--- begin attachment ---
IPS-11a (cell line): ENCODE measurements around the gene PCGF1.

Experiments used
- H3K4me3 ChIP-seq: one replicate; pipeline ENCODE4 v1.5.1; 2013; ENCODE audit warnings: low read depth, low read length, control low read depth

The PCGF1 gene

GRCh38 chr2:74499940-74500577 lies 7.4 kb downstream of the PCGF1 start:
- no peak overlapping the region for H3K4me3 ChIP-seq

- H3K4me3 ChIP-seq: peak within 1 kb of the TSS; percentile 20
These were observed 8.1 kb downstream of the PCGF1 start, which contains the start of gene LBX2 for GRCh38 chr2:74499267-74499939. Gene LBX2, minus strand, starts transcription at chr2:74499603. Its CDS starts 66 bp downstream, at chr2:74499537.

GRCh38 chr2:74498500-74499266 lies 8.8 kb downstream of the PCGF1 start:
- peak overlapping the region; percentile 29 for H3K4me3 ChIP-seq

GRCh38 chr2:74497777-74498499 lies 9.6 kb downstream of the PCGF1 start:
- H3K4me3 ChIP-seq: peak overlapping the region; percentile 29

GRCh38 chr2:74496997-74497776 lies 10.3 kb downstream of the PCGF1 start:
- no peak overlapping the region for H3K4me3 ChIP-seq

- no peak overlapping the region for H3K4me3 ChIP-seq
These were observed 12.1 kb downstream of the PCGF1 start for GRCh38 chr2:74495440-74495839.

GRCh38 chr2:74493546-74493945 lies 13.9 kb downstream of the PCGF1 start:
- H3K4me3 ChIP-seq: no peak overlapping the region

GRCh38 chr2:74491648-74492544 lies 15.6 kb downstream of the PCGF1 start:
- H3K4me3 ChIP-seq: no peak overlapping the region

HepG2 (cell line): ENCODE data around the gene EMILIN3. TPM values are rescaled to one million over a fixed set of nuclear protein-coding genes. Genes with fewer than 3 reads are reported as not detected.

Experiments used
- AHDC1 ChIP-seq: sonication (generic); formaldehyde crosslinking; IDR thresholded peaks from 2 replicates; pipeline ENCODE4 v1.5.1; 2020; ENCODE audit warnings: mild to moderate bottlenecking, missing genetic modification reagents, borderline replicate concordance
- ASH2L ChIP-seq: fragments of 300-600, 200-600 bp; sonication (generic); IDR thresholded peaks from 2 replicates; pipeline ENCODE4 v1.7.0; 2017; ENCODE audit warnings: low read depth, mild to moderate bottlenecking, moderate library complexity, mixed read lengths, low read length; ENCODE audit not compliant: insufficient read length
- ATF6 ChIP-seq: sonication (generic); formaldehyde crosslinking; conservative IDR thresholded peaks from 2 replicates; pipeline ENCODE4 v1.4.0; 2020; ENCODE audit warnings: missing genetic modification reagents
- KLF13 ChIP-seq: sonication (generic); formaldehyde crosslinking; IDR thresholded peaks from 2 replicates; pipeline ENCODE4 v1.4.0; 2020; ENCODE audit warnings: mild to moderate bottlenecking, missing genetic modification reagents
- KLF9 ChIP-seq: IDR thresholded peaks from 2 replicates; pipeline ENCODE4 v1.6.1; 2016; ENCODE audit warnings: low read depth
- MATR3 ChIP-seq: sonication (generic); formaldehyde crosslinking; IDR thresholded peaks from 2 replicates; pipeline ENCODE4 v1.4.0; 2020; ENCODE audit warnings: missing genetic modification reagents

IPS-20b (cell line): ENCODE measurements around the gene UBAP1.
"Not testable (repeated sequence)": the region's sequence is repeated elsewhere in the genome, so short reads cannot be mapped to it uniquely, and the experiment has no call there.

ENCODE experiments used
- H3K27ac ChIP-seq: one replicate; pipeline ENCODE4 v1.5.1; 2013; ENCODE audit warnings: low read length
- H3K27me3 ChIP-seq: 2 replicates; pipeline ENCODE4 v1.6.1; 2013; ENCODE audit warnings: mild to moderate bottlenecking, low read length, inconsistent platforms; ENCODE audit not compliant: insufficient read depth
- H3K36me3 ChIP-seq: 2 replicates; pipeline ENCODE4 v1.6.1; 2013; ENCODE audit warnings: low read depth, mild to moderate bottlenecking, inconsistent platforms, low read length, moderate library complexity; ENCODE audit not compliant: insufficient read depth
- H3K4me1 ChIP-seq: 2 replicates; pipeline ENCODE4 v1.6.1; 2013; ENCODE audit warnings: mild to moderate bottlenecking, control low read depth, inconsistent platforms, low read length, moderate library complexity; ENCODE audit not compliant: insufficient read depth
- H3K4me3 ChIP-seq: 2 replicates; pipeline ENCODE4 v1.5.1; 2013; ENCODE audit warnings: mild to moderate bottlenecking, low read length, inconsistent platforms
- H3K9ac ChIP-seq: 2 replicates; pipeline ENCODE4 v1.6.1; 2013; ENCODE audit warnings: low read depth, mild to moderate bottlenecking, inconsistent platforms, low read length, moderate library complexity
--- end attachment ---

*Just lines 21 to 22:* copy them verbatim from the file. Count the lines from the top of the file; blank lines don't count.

HepG2 (cell line): ENCODE data around the gene EMILIN3. TPM values are rescaled to one million over a fixed set of nuclear protein-coding genes. Genes with fewer than 3 reads are reported as not detected.

Experiments used